Singapore Airlines’ newly-disclosed joint airline project with Tata Group revives a plan for Indian operations that dates back some two decades.
SIA and Tata Industries had proposed a joint domestic airline in India which the government examined in early 1995, in the wake of deregulation of the market.
They had aimed to take advantage of projected strong growth. But the two sides faced strong political opposition to the plan over concerns that the state-owned domestic operator would suffer if the SIA scheme, and similar foreign-backed ventures, were approved.
At the time the limit on foreign ownership of Indian carriers was 40% but a controversial new policy, backed by the civil aviation ministry, prevented the stake being held by foreign airlines.
Having been mired for two years, the SIA-Tata plan was essentially halted by the policy.
While Tata remained keen on the venture, the economic crisis which swept over south-east Asia in the late 1990s created additional difficulty in securing interest from non-airline investors.
Tata formally abandoned the joint carrier scheme in late 1998, blaming political objections and increasingly-tight restrictions on foreign airline participation in the Indian air transport sector.
Only after Tata’s withdrawal did the Indian government – facing accusations of protectionism from local media – look again at its tough rules, which also prevented local operators from leasing foreign aircraft.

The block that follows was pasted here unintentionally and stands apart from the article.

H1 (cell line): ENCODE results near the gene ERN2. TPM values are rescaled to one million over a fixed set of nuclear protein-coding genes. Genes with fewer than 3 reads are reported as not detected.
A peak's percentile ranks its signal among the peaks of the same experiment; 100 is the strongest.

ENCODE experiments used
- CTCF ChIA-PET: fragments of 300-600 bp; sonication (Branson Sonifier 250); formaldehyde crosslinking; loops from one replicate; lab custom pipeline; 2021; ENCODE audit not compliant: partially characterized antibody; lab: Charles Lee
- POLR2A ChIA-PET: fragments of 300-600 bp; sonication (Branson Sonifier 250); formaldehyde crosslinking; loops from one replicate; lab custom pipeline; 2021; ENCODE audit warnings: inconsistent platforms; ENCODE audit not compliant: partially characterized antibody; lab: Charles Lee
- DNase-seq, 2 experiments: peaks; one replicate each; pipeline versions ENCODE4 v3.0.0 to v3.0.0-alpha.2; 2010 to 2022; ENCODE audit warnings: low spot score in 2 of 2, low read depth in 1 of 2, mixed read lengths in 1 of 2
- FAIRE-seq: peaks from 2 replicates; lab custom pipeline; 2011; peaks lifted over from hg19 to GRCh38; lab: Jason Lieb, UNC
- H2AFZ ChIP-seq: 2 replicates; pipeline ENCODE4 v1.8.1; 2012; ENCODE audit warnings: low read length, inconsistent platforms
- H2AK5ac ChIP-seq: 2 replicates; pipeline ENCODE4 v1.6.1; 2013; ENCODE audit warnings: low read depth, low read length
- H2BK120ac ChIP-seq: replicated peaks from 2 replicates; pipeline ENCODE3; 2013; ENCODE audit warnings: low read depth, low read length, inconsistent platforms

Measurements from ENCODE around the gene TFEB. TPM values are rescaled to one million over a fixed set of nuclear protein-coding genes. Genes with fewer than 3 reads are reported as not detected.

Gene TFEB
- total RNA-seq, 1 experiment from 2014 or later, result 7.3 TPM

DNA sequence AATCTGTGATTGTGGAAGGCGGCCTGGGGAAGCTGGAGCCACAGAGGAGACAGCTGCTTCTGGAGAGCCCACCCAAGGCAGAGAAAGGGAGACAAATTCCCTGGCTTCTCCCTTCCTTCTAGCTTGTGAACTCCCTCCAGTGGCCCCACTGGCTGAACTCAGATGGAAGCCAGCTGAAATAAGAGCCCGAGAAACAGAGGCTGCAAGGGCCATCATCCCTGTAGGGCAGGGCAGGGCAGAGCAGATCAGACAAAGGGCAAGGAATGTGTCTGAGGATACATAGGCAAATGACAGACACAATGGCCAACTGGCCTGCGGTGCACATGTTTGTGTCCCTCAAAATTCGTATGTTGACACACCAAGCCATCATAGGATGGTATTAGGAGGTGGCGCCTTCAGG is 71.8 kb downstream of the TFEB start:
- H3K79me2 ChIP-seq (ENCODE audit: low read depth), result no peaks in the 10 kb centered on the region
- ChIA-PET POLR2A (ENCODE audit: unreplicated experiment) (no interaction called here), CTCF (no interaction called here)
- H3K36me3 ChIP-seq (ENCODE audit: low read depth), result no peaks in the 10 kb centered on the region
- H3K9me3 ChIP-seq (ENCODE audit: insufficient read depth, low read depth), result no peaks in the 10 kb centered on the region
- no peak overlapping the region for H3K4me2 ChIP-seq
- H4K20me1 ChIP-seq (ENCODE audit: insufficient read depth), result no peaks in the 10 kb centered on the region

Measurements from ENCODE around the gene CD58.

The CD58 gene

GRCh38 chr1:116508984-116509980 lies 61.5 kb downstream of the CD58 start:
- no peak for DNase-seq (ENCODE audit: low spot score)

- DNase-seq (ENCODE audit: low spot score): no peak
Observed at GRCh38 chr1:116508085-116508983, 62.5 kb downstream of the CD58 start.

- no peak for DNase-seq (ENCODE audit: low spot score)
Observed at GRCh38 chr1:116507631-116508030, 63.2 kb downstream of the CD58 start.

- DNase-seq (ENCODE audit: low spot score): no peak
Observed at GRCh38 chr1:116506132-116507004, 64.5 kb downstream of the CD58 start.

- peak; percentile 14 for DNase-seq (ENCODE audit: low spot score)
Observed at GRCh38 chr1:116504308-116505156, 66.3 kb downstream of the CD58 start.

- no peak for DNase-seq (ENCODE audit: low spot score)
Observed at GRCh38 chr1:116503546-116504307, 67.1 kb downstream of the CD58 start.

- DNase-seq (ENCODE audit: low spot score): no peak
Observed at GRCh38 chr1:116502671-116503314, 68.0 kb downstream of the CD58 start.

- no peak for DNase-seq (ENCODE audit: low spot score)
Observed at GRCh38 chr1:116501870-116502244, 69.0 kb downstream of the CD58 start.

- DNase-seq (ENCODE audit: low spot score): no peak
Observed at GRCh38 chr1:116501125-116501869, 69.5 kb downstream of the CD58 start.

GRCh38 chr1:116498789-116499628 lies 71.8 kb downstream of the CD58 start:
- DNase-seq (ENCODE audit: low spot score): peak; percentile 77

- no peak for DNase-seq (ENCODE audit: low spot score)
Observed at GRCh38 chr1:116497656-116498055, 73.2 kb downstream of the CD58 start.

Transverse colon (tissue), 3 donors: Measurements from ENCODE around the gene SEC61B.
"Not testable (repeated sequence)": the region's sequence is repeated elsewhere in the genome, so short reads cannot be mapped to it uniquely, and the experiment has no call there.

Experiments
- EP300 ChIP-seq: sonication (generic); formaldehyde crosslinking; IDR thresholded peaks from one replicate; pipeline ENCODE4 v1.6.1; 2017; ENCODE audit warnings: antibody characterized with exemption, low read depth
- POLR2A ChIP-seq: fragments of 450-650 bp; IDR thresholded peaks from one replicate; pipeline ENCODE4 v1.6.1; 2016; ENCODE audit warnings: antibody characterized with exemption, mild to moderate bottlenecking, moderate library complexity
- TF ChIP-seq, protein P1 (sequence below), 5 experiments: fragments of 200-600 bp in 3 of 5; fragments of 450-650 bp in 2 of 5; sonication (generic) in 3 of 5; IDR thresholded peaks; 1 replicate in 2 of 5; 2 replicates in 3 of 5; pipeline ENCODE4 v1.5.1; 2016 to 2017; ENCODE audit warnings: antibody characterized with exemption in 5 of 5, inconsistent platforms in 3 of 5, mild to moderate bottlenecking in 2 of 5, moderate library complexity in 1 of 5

Tata and SIA jointly pursued, as part of a consortium, the government’s sale of a 40% share in Air India, becoming the only bidding party by mid-2001.
But SIA subsequently withdrew – just days before the events of 11 September 2001 – citing slowing economic growth and continuing political opposition to the Air India sale. With Tata unable to find a partner to replace SIA, the privatisation failed.
Although Tata tied up with the operator of Singapore’s Changi Airport to bid for airport management projects, Indian airline investment remained closed to foreign carriers until the government unveiled a new policy last year.
"Removing the existing restriction on investment by foreign airlines would assist in bringing in strategic investors into the civil aviation sector," the civil aviation ministry stated.
"Higher foreign investment inflows are necessary at the present juncture, in order to strengthen the sector.”
This easing of the ownership regulations has spurred Etihad Airways’ decision to invest in Mumbai-based Jet Airways, while AirAsia has been intending to form a joint venture with local partners including Tata Sons, the company with which SIA is planning to reawaken its long-dormant plan for a carrier in the Indian market.